Will Refunds Be the Death of Groupon?
Something's just not right at Groupon (NAS: GRPN) .
It's been a couple of days since I put in a request for a refund. I don't know if I'll get it. Silly me for signing up for a go-carting experience several hours away as rainy season's approaching.
However, I figured I would try to see if I could at least get that money back in Groupon Bucks to deploy closer to home. Groupon's customer support boasts about getting back to its users within a day of filing a complaint, question, or refund request.
It didn't happen.
"Thank you for contacting Groupon," read an automated email response to me yesterday afternoon. "Due to the high email volume, we are running behind our normal 24 hour response time. We are battling this volume with every tool we have at our disposal and feel confident that we will emerge victorious. This victory will result in a detailed response to your email, a swift resolution of your issue and a warm feeling in your belly."
Is it just me, or does Groupon sometimes overdo it on the cutesiness? There are times when I'm reading a daily deal and the writer is going for style points instead of telling me exactly what I could be buying.
I'm not worried about the lateness of the response. If anything, I'm guessing that the delay will mean that Groupon is even more likely to give me the site credit that I'm requesting.
However, this is a situation worth sharing because it's been three weeks since Groupon warned that it would be restating its financials for the holiday quarter because of the need to increase its loss reserves on refunds.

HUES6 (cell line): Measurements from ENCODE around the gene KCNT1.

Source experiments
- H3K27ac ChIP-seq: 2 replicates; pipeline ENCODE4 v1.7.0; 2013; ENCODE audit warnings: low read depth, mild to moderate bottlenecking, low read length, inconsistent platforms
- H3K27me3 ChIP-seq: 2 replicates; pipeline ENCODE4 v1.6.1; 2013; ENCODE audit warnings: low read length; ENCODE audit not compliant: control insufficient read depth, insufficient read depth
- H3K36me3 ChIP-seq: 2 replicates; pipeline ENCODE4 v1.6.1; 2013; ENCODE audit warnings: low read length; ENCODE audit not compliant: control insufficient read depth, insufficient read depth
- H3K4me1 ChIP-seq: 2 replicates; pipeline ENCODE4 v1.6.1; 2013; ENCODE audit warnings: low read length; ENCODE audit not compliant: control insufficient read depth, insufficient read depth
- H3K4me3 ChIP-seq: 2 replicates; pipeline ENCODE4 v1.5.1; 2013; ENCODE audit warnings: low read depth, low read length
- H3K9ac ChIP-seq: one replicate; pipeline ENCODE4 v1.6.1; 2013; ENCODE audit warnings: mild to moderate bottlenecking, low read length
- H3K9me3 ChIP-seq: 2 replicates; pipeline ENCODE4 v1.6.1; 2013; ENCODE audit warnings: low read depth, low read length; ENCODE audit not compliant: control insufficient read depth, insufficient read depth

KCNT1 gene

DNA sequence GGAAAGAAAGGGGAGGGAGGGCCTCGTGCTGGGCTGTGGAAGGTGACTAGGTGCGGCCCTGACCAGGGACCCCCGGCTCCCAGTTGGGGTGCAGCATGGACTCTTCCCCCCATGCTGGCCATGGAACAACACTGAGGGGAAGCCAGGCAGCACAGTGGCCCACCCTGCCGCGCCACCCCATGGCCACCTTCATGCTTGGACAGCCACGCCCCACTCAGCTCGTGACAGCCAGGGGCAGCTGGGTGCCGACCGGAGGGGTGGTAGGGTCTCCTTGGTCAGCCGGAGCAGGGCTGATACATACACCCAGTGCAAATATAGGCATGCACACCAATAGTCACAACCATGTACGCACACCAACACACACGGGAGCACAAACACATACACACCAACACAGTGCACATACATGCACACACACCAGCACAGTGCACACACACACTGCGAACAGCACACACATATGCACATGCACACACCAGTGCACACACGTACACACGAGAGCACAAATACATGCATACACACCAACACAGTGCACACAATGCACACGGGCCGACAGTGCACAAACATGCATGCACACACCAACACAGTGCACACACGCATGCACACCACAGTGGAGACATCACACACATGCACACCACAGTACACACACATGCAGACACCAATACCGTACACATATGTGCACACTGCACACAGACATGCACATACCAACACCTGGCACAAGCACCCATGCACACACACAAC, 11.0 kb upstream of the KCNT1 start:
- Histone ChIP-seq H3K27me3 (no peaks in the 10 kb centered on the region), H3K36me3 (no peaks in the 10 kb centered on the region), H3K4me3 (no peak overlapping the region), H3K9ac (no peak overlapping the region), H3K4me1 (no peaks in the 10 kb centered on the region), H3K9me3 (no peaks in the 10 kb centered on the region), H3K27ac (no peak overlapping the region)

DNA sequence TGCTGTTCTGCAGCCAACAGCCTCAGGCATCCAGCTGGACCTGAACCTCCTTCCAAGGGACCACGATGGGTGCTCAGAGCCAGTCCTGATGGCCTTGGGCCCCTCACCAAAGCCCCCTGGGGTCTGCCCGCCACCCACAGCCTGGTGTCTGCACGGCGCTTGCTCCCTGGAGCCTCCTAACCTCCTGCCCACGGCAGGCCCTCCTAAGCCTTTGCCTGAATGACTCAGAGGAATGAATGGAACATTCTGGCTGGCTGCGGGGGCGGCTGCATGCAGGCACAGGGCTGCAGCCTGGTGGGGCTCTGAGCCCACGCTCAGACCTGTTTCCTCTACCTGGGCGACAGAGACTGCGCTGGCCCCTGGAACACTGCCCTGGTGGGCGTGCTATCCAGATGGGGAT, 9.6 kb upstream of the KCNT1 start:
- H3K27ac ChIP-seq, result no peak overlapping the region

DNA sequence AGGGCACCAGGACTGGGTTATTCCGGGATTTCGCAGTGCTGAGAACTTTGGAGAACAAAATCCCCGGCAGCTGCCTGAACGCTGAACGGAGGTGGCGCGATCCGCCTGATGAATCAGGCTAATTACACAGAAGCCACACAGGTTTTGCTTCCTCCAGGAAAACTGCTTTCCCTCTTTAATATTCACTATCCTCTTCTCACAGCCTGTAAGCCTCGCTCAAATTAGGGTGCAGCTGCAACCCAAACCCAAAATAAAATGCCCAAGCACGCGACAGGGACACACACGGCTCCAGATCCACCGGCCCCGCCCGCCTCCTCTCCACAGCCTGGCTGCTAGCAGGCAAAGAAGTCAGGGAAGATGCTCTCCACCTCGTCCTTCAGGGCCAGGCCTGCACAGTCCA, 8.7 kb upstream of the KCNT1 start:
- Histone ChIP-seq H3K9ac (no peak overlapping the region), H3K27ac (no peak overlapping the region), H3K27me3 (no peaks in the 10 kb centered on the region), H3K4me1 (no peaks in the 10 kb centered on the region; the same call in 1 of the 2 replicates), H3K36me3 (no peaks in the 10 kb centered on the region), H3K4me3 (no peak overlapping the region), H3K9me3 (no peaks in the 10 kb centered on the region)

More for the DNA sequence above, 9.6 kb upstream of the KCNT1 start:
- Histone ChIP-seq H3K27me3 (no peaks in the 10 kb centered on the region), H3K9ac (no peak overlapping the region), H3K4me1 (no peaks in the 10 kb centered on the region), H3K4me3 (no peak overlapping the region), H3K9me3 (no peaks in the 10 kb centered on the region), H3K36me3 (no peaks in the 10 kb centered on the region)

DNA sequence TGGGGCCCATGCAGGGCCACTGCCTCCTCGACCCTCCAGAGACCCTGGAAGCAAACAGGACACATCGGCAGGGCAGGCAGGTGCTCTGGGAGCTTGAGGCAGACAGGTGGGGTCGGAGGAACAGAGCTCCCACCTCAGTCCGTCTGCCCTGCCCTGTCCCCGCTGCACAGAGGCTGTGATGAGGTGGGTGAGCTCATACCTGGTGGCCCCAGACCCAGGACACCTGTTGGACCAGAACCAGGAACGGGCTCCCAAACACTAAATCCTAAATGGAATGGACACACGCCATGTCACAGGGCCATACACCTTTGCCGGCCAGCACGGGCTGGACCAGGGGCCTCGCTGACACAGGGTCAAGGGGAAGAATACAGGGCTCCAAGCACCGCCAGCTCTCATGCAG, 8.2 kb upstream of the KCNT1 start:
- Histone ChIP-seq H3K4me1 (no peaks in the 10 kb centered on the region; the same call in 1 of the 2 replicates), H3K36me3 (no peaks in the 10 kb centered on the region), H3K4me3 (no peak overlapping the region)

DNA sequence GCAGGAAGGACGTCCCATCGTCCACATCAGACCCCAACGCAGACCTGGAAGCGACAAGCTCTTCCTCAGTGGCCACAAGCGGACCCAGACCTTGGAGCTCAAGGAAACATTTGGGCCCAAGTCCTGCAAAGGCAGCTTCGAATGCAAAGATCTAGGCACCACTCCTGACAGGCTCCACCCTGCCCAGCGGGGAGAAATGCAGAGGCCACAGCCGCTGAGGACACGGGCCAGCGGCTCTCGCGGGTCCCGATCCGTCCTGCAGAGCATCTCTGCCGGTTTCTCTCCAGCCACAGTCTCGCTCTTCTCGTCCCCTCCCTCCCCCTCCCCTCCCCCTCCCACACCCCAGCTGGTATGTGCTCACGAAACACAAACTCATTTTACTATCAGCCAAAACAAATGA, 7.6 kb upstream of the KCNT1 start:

It can't be a good sign if its customer service staff is so swamped that it's falling behind here. Are refund requests like mine pouring in? Is the company in the process of revamping its policies to the point where there's a bottleneck this week? Are folks generally more unhappy with Groupon this week than its staffing requirements planned for? One can always argue that my case requires some more research on Groupon's part, but that would seem to go against the automated nature of the email response.
Meanwhile, the already crowded daily deals space is running low on elbow room, even as some biggies including Facebook and OpenTable (NAS: OPEN) have decided that daily deals are too costly to pursue. MasterCard (NYS: MA) announced earlier this week that it would be helping its bank and merchant clients serve up "relevant and geo-targeted offers" to its plastic-wielding masses. In short, credit card marketers are charging in.
Be careful, MasterCard. Make sure you warm up the support staff for the inevitable wave of refunds.
As for Groupon, good luck on that "emerg[ing] victorious" part.
If you want to follow the daily deals leader to see if it becomes a bargain itself, addGrouponto My Watchlist.
At the time this article was published The Motley Fool owns shares of MasterCard. Motley Fool newsletter services have recommended buying shares of OpenTable. The Motley Fool has a disclosure policy. We Fools may not all hold the same opinions, but we all believe that considering a diverse range of insights makes us better investors. Try any of our Foolish newsletter services free for 30 days.Longtime Fool contributor Rick Munarriz calls them as he sees them. He does not own shares in any of the stocks in this story. Rick is also part of theRule Breakersnewsletter research team, seeking out tomorrow's ultimate growth stocks a day early.
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